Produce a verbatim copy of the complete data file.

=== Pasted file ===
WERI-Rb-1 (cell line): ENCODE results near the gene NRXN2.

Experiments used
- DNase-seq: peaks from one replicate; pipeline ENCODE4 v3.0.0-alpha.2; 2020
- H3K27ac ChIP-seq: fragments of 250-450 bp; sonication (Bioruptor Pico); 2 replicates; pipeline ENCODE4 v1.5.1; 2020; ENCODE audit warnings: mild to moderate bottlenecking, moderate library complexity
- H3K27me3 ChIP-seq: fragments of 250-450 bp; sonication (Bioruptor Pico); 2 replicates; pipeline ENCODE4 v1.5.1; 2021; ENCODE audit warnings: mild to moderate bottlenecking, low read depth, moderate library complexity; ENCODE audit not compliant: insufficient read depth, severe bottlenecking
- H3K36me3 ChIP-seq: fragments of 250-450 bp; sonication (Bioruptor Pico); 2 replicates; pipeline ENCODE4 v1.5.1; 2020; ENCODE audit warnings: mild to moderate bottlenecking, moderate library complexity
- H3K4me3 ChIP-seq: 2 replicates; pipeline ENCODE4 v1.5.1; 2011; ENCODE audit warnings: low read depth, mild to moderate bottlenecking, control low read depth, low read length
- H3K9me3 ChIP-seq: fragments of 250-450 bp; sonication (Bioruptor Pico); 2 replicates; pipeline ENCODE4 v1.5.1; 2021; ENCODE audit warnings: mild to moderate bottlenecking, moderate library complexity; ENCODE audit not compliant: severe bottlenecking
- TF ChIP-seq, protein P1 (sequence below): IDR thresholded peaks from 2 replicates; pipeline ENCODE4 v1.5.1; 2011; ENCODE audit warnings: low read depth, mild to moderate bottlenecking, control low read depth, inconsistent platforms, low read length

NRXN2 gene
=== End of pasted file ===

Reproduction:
WERI-Rb-1 (cell line): ENCODE results near the gene NRXN2.

Experiments used
- DNase-seq: peaks from one replicate; pipeline ENCODE4 v3.0.0-alpha.2; 2020
- H3K27ac ChIP-seq: fragments of 250-450 bp; sonication (Bioruptor Pico); 2 replicates; pipeline ENCODE4 v1.5.1; 2020; ENCODE audit warnings: mild to moderate bottlenecking, moderate library complexity
- H3K27me3 ChIP-seq: fragments of 250-450 bp; sonication (Bioruptor Pico); 2 replicates; pipeline ENCODE4 v1.5.1; 2021; ENCODE audit warnings: mild to moderate bottlenecking, low read depth, moderate library complexity; ENCODE audit not compliant: insufficient read depth, severe bottlenecking
- H3K36me3 ChIP-seq: fragments of 250-450 bp; sonication (Bioruptor Pico); 2 replicates; pipeline ENCODE4 v1.5.1; 2020; ENCODE audit warnings: mild to moderate bottlenecking, moderate library complexity
- H3K4me3 ChIP-seq: 2 replicates; pipeline ENCODE4 v1.5.1; 2011; ENCODE audit warnings: low read depth, mild to moderate bottlenecking, control low read depth, low read length
- H3K9me3 ChIP-seq: fragments of 250-450 bp; sonication (Bioruptor Pico); 2 replicates; pipeline ENCODE4 v1.5.1; 2021; ENCODE audit warnings: mild to moderate bottlenecking, moderate library complexity; ENCODE audit not compliant: severe bottlenecking
- TF ChIP-seq, protein P1 (sequence below): IDR thresholded peaks from 2 replicates; pipeline ENCODE4 v1.5.1; 2011; ENCODE audit warnings: low read depth, mild to moderate bottlenecking, control low read depth, inconsistent platforms, low read length

NRXN2 gene